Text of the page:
Melbourne’s residential property market is falling and here’s why blog image

Melbourne’s residential property market is falling and here’s why

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Though Victoria continues to show strong economic growth, Melbourne’s residential property market has been falling by over $1,000 a week.

It may seem puzzling to some as commercial property construction and infrastructure development in the state remains strong. Furthermore, Victoria’s labour market is healthy with unemployment at only 4.5%.

However, according to some property market specialists, Melbourne’s housing market could plunge as much as 20% next year.

Rising household debt, tighter lending conditions, lower demand for housing, and a huge uptick in real estate listings are the reasons why the residential property market is turning. In particular, the demand and supply issues with apartments are a cause for concern.

Demand and supply concerns in Melbourne’s residential property market

In terms of demand, apartment sales volume in inner Melbourne has decreased by 12% over the last year. A major driver for this decrease in sales is the removal of stamp duty concessions for investors in July 2017 which negatively affected off-plan property purchases. The removal of stamp duty concessions reduced pre-sales of new apartment projects.

Apartment supply has also dried up with a 41% decrease compared to last year. Some apartment projects have even been converted into student accommodation or more profitable office towers.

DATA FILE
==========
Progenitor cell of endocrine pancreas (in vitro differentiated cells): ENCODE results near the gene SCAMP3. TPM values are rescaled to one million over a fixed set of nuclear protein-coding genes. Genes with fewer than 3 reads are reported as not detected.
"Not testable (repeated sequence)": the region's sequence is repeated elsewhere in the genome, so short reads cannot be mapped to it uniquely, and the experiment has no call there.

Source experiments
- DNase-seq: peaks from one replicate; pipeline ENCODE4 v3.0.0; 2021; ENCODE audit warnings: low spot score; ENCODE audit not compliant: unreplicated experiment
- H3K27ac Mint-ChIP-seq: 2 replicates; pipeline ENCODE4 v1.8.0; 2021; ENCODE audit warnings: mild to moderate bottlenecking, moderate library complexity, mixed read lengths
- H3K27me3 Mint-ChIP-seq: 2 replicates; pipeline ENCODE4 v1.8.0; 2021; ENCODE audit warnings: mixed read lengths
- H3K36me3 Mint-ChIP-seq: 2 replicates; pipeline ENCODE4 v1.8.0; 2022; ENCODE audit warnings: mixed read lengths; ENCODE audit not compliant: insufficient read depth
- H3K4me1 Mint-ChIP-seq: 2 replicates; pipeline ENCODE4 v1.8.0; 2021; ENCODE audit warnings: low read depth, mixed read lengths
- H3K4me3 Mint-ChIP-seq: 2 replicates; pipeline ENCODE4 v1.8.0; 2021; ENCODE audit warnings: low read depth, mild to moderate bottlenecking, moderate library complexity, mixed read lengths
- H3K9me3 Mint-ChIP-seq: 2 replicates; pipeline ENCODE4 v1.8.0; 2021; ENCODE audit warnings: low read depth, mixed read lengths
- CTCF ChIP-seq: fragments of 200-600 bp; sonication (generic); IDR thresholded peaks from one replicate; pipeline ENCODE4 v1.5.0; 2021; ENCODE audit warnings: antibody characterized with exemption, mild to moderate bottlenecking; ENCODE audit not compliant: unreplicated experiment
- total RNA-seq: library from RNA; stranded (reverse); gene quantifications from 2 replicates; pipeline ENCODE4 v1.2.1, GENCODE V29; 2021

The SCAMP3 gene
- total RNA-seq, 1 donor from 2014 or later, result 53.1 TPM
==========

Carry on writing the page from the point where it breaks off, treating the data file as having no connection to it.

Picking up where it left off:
However, there is a difference between investor demand and owner-occupier demand, along with inner vs. greater Melbourne. Lending to first home buyers has increased by 30% year-on-year. Banks offering lower interest rates for first-time customers attributed to this increase.

In addition, stamp duty payments are also relevant as they have been removed for property purchases under $600,000 and discounted up to $750,000. Stamp duty payments that are inapplicable to properties under $600,000 have helped greater Melbourne apartments which have an average price of $535,000.

Melbourne’s residential property outlook looks like the demand could shape as the primary market mover especially if interest rates continue to tighten. Australia does have the second highest household debt to GDP ratio in the world, and this amount of leverage looms as a considerable risk.

 

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Phillip Efthimiou Chan & Naylor Director in Hawthorn
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Source: marketsandmoney.com.au

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